Once in awhile I am asked about installing new wallpaper over old. I have experienced the results of this both as an installer and as a remover and can not recommend it, except in special circumstances.
Some people might perceive that installing new wallpaper over existing wallpaper will save time and money. However, the end results are never satisfactory, and the homeowner is faced with the choice of living with a hack job or removing both layers of wallpaper, buying a second batch of new wallpaper, and having it reinstalled. Nothing will have been saved.
The problem is that no matter how secure the existing coat of old wallpaper may seem to be, the moisture from the new paste will migrate to the original paste and loosen it. The results will be several square feet of unattached wallpaper that literally billows in the breeze. To be fair, most of the paper will remain secured, but who wants to live with just "most" of the paper looking good? Is it really worth saving a few dollars by not stripping the old paper? Wallpaper when properly installed will last for many years but will also be easily removed.
My most notable experience with stripping multiple layers was an old farm house in Sherborn that had five layers of wallpaper in the dining room. Two of those layers had been painted. Needless to say, the time and expense of removing all those layers far outweighed any savings if each layer had been removed prior to redecorating. If one feels that an immediate saving of time and money will be realized TODAY by painting or wallpapering over old wallpaper, please consider that SOMEDAY it will all need to be removed and the job will be many times more difficult and costly.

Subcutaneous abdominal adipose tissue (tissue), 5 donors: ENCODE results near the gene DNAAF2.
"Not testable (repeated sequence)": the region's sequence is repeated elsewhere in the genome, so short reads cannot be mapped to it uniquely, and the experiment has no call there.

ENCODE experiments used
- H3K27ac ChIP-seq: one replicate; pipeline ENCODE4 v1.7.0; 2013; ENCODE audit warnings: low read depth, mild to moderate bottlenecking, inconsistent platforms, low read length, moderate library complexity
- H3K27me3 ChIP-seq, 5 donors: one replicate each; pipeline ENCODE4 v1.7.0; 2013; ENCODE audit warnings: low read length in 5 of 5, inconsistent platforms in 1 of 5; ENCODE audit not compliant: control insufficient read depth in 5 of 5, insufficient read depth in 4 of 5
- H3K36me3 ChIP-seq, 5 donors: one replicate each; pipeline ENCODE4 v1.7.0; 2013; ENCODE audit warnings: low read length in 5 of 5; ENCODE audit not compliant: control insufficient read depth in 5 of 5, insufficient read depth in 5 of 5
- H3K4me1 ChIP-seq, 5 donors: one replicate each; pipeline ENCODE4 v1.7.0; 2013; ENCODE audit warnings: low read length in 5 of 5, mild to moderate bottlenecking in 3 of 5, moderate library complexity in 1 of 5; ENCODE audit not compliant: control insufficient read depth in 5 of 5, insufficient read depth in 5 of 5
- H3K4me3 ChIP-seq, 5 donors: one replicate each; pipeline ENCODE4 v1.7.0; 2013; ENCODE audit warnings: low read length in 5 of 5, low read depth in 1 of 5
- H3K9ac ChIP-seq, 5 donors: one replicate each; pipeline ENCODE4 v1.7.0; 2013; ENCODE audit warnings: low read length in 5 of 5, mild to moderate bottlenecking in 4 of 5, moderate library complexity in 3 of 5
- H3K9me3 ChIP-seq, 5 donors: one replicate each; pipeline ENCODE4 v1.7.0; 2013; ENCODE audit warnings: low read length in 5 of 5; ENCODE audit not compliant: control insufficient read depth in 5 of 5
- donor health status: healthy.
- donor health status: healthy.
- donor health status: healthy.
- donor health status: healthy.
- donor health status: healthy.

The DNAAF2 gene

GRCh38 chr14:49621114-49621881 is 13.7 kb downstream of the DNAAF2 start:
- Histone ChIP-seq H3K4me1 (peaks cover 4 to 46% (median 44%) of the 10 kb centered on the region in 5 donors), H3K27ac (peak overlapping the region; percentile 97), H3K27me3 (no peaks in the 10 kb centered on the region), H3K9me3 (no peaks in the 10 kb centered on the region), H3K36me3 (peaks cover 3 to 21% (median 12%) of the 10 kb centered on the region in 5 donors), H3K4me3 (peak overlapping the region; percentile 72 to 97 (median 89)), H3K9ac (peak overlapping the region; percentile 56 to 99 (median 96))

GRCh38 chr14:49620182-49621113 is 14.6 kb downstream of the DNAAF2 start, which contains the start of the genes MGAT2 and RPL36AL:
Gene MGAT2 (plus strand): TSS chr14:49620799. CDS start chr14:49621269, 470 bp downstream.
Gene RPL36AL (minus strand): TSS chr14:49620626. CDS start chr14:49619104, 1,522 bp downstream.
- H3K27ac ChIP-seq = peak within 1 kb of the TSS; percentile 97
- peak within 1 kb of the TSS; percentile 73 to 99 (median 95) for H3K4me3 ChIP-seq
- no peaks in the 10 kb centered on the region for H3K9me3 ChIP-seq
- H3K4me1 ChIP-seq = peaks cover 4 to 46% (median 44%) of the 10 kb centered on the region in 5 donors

Here's one exception to this rule. There are rare occasions where either an unknowing homeowner or an unscrupulous contractor has hung paper directly on top of gypsum wallboard. Stripping that paper is basically impossible without destroying the face of the sheetrock. The good news is that the paper is now married to and has become one with the cardboard facing of the gypsum wallboard. The solution is to find all loose areas of paper and peel them off. Once all loose areas are removed, everything should be primed with a good penetrating drywall-repair-sealer. Patching and sanding where necessary can then be performed and a final prime coat will make the walls ready for the new wallpaper. When these procedures are followed, the new wallpaper will stay stuck to the walls and will be strippable when the time comes.
In truth, new wallpaper can be hung on old wallpaper. Yes, a little savings might be realized ..... temporarily. One day the full price will be paid, with interest. The possibility of immediate failure is high and the difficulty of future removal is assured.